To offer some perspective, the first three matches of IPL earlier this year had reached over 185 million viewers, according to data provided by Broadcast Audience Research Council, a real-time television ratings measurement system in the country. As per the deal won by Star company, BCCI will gain Rs 55 Crores per every match for next five years.
The IPL rights deal is now the most expensive in cricket, with Star India paying virtually INR 55 crore (approx USA $8.47 million) per IPL match. But its bid was bested by Star India, which made a combined $2.5 billion bid for worldwide digital and TV rights.
Shankar drove home the point that, as Star had a strong presence in TV and was also the owner of a robust digital platform (Hotstar), it made sense for the company to get complete rights of IPL. After technical evaluation on Monday, only Star and Sony Pictures Network were announced eligible as final bidders. Even for the India subcontinent digital rights, individually Star (Rs1,443cr) bid less than Airtel (Rs3,280 cr), Times Internet (Rs 1,787.50cr), Facebook (Rs 3,900 cr), and Jio (Rs 3,075.72 cr).
The fourth truth is that the digital value of IPL will see a boost.
But right now there is some doubt surrounding Perform Media and BeIN Sport, so the companies of IPL team are yet to receive a full confirmation, of the same.
After bagging the most lucrative bid in with the world of cricket, Star India is now looking towards Indian cricket and if reports are to be believed they will go all out to net Indian cricket after their current deal is set to expire in 2018.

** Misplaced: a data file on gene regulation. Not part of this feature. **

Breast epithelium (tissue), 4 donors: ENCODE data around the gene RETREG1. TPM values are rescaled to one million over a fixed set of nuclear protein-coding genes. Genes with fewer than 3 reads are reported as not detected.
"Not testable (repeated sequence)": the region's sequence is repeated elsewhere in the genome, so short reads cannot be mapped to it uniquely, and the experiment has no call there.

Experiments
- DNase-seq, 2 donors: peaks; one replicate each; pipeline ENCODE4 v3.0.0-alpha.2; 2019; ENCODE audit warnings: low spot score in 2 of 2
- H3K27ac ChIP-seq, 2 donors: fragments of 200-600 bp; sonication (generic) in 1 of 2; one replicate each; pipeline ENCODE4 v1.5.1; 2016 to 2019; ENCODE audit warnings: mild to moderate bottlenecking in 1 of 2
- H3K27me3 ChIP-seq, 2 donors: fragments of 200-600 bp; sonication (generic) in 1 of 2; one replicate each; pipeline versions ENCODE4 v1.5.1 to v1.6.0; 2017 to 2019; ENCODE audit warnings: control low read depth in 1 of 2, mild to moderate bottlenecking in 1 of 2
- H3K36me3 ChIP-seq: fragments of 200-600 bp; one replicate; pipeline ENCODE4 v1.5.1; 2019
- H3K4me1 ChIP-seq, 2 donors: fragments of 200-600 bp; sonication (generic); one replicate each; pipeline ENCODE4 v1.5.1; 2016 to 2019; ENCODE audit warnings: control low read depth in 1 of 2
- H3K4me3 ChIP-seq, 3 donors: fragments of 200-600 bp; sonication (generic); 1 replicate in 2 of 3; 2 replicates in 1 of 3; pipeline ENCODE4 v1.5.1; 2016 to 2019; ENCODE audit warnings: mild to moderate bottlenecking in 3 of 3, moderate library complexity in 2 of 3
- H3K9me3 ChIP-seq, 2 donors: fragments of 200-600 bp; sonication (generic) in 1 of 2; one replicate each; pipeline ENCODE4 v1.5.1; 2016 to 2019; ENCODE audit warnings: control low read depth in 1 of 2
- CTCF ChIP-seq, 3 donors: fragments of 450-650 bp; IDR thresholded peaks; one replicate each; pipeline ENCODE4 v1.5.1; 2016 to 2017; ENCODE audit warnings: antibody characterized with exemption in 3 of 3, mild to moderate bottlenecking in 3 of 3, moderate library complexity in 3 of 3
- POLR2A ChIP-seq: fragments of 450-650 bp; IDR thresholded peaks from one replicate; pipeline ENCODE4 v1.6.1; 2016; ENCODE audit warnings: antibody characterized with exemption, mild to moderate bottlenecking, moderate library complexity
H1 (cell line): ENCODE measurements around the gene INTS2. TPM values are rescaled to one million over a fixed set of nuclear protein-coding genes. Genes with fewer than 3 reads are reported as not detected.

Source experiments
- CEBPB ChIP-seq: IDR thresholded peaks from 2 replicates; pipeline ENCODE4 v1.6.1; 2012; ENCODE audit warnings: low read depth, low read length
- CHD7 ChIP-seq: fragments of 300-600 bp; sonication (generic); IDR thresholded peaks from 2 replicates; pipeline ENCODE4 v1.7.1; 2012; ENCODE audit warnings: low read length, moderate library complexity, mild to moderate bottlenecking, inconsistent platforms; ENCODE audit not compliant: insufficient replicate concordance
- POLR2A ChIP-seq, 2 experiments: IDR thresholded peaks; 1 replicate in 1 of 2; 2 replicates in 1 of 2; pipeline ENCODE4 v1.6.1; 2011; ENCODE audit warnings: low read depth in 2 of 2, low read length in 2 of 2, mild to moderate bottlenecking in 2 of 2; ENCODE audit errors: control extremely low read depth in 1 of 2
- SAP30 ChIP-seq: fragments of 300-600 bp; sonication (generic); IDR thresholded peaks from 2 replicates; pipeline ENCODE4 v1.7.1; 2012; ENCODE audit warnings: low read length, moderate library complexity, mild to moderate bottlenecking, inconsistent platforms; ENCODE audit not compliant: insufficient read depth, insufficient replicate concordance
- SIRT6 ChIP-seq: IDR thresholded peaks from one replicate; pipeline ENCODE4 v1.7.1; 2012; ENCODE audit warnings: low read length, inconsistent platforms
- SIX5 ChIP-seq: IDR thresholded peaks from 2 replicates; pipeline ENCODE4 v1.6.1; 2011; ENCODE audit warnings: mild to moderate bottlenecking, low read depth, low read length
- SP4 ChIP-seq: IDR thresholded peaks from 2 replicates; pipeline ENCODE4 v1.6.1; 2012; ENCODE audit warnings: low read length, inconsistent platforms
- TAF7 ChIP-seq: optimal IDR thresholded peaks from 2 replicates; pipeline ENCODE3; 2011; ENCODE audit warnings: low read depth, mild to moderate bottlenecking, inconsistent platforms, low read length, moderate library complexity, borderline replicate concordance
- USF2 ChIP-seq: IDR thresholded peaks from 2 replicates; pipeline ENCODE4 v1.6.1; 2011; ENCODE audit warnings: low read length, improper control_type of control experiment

"Our BCCI rights get over in less than six months and the Indian team, over the next few years, is going to be travelling overseas so much, and we don't have the England and Australian board rights".
"Even if it was slightly less, we would have not got the rights and that should tell you that this is the right figure", Shankar said. "The IPL is a very powerful property", he said. Star India, which was the only one to submit a global bid, will have to pay Rs 54.5 crore per match, making IPL the costliest cricket property in the world.
Meanwhile, the man credited with conceiving IPL, Lalit Kumar Modi, now living in exile in the United Kingdom, tweeted, "So, Star Sports wins the global rights for IPL".
Shankar said Star sees its bid more as a five-year investment than a one-time deal that has to be immediately profitable.
"We would remain committed to ensure the growth of sports in this country continues to be driven by the power of cricket", he added. Ambitious as with all things Lalit, the BCCI should target such an amount and more come 2022 when the rights will be up for grabs yet again.
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